On the other hand, going the for-profit route, where money often flows faster, often means giving up control and allowing outsiders to derail the original mission.

Grenell explained it further: The first question for most institutions, businesses, and governments is not what the right thing to do is, or what is the greater good is, but primarily questions serving self-interest, he said.

"If you want to move towards a more responsible world of economic actors, [the] culture to change [requires] more role models in startup and business community," he added. "Then begin their decision making processes by asking what's the right thing to do. That doesn't mean you're going to give up all the other stuff, that just needs to be asked when making important decisions."

Idealistically, Rainforest Connection becomes a catalyst for this model. And for this startup, the question of "greater good" involves the international community. About 49% of their funding came from abroad, and the rest from the US. It was a crucial part of the campaign because the problems they're tackling -- deforestation, climate change, species extinction -- involve everything on this planet.

"Governments aren't going to solve these problems. We think it's really about creating the tools and empowering the people," Grenell said. "Crowdfunding campaigns show people really care about this stuff and they'll get behind it if we give them the opportunity to."

Also see

About

Lyndsey Gilpin is a Staff Writer for TechRepublic. She covers sustainability, tech leadership, 3D printing, and social entrepreneurship. She's co-author of the upcoming book, Follow the Geeks.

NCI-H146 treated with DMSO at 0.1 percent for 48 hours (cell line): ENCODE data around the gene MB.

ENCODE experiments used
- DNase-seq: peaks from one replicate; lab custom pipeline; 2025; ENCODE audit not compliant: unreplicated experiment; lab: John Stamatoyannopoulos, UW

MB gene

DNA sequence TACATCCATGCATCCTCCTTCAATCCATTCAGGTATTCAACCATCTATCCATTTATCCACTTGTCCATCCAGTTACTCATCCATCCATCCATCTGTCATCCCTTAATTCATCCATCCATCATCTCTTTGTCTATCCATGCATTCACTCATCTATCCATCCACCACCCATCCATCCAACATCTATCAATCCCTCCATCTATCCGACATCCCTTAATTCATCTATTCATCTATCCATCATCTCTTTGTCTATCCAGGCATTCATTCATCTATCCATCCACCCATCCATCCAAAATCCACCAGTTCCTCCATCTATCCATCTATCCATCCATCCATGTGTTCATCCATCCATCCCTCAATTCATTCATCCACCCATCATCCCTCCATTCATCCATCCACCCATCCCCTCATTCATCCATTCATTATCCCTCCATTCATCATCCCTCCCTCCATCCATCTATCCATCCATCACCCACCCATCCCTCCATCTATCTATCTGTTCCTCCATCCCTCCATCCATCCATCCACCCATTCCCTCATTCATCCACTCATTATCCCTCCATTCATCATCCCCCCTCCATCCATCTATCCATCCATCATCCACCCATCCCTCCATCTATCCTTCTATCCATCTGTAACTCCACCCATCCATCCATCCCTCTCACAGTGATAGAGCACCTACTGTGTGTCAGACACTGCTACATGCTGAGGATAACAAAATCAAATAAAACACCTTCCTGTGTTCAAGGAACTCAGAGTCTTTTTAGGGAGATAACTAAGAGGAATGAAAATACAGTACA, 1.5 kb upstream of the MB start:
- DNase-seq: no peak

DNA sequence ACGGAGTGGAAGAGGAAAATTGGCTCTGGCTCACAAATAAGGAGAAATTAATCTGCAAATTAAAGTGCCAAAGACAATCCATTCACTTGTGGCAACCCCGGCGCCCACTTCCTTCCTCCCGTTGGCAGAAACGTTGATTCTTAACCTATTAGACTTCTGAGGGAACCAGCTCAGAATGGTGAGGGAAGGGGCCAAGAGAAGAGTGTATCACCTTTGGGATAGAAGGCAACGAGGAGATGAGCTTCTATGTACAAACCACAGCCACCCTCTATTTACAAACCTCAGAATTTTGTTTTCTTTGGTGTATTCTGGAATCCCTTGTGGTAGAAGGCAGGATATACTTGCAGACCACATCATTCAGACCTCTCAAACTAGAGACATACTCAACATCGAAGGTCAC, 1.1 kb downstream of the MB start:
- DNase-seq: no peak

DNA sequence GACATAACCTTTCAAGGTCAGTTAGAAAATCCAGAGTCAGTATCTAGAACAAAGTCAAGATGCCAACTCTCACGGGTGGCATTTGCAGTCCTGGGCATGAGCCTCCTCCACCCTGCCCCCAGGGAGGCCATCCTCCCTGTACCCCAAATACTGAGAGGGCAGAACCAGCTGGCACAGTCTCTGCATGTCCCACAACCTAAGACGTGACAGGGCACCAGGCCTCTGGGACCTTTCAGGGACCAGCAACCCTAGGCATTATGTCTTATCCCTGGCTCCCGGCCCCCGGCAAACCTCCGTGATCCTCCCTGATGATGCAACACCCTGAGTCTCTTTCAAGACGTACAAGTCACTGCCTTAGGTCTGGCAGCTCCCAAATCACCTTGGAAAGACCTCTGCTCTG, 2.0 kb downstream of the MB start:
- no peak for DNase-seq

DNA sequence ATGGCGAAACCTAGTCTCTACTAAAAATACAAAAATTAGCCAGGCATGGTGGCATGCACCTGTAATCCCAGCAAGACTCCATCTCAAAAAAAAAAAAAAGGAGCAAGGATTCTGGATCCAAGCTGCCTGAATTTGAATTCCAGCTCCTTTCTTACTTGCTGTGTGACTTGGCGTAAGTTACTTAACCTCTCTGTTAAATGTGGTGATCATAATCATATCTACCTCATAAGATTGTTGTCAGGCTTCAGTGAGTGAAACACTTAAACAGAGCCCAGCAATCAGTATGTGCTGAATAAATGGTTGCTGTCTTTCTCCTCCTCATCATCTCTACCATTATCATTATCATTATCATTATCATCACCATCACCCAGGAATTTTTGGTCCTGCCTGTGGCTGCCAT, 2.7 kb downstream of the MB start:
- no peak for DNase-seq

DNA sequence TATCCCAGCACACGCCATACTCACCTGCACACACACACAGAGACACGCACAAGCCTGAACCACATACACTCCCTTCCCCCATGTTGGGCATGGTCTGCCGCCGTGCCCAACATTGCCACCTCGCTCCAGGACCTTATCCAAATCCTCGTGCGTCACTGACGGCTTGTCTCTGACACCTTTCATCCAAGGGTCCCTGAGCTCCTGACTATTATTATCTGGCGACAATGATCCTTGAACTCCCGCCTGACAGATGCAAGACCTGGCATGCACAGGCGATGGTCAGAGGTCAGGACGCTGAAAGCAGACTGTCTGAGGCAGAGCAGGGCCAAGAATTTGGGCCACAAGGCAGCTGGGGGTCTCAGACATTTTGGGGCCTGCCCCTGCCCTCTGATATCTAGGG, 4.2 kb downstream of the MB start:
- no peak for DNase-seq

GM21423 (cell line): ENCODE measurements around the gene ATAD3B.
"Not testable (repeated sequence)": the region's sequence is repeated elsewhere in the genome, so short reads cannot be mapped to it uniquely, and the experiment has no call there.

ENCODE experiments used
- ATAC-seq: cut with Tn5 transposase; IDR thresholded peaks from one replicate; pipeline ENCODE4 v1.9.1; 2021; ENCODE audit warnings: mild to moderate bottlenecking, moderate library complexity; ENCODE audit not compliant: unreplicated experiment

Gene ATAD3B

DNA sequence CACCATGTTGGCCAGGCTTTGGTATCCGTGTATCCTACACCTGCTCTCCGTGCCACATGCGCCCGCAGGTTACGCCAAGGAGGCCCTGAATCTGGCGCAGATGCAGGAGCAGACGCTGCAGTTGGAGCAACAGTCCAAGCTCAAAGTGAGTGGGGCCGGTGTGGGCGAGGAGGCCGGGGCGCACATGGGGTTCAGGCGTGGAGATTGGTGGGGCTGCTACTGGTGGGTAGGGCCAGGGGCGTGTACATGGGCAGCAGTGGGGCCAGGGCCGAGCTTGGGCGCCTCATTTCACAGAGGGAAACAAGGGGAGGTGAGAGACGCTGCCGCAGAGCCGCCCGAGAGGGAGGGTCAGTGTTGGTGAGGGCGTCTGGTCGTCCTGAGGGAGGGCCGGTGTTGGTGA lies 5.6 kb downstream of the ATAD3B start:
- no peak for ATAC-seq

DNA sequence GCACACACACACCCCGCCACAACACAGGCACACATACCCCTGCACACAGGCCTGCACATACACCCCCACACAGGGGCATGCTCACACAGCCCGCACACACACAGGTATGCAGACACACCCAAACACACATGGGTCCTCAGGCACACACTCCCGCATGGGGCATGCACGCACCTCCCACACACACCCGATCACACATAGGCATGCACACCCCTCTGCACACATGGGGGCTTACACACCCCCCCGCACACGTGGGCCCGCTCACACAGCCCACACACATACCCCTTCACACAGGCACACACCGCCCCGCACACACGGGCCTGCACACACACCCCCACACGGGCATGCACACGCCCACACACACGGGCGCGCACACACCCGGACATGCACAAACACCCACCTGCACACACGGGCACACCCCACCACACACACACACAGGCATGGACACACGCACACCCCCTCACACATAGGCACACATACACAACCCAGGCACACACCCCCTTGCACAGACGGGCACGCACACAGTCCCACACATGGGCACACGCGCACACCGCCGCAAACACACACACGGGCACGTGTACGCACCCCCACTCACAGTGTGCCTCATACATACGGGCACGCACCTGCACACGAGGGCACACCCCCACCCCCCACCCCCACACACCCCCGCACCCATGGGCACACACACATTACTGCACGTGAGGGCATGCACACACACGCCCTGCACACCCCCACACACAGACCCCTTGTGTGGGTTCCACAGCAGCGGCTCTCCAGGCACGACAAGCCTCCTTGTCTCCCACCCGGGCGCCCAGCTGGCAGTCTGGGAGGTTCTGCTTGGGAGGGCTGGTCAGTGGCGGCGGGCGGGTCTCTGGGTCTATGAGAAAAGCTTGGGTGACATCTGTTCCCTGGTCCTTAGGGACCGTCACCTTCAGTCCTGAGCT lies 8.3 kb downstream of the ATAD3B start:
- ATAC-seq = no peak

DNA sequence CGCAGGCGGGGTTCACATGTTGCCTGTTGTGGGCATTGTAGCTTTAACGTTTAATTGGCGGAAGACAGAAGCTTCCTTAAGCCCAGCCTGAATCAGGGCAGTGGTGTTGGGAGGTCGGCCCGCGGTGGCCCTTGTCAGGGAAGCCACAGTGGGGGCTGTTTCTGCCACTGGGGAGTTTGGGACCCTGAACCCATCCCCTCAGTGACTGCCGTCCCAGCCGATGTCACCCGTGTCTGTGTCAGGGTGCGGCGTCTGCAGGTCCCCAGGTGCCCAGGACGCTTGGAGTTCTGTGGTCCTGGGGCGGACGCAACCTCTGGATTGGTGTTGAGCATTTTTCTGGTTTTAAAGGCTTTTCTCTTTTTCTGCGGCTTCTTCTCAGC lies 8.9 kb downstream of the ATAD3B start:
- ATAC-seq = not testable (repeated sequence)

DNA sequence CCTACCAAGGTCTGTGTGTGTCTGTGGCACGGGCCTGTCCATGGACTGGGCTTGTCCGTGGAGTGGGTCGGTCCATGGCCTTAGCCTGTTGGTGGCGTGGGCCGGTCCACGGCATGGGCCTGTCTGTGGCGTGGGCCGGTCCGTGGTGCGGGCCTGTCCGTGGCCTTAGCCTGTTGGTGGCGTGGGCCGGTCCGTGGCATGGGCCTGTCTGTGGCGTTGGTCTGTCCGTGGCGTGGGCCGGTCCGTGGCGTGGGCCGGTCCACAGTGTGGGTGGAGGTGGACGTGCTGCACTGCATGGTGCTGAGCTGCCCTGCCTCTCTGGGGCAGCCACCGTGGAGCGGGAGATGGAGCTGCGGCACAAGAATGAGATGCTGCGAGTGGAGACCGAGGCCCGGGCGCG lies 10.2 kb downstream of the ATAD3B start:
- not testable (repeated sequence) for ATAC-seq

19 comments
mailforbhavani
mailforbhavani

will the agent be informed about the specific place of cutting tree??so that the agent need not search for the place

Suresh Mukhi
Suresh Mukhi

One thing this article doesn't mention as the reason why illegal logging is so pervasive is government corruption. These loggers pay the forest rangers, mayors, and governors of the towns where they cut. Even the so called environmental protection agency people are all in on the take. That's why no matter how sophisticated the technology, these loggers will operate with impunity as long as they pay everyone off.

enderby!
enderby!

It is important to stop the destruction of the rain forest. The forests are important for medical research, air quality, species, etc.  But as soon as this was tied to the climate change argument it lost me as a potential contributor. I do not want to contribute to the popularity contest proof of the global warming crowd. This idea would be good in the hands of a truly serious group.

*bernie
*bernie

BRILLIANT IDEA. I am always astonished by people's positive ingenuity. They are not just "Generation Y" (and X) - they are generation Love-Your-Planet. I love these articles.

butters71
butters71

Climate change is nothing but a computer model that has been wrong for the span of my life. Hence global cooling in the 80s became warming and now just change. I call it weather. If you can stop a chainsaw I support it, stop ammonia getting dumped into lakes, I am on board. I am just tired of these fantasies and frauds just to make people feel better about themselves. If you cant stop the logger all you are going to do is hear the trees fall. After you cut down trees so that you can build your cell tower to pick up microwaves that you have no idea what will do to the wildlife to listen to people you can't stop cut down other trees. Perhaps you should just stay home and make a hashtag.

bfunke
bfunke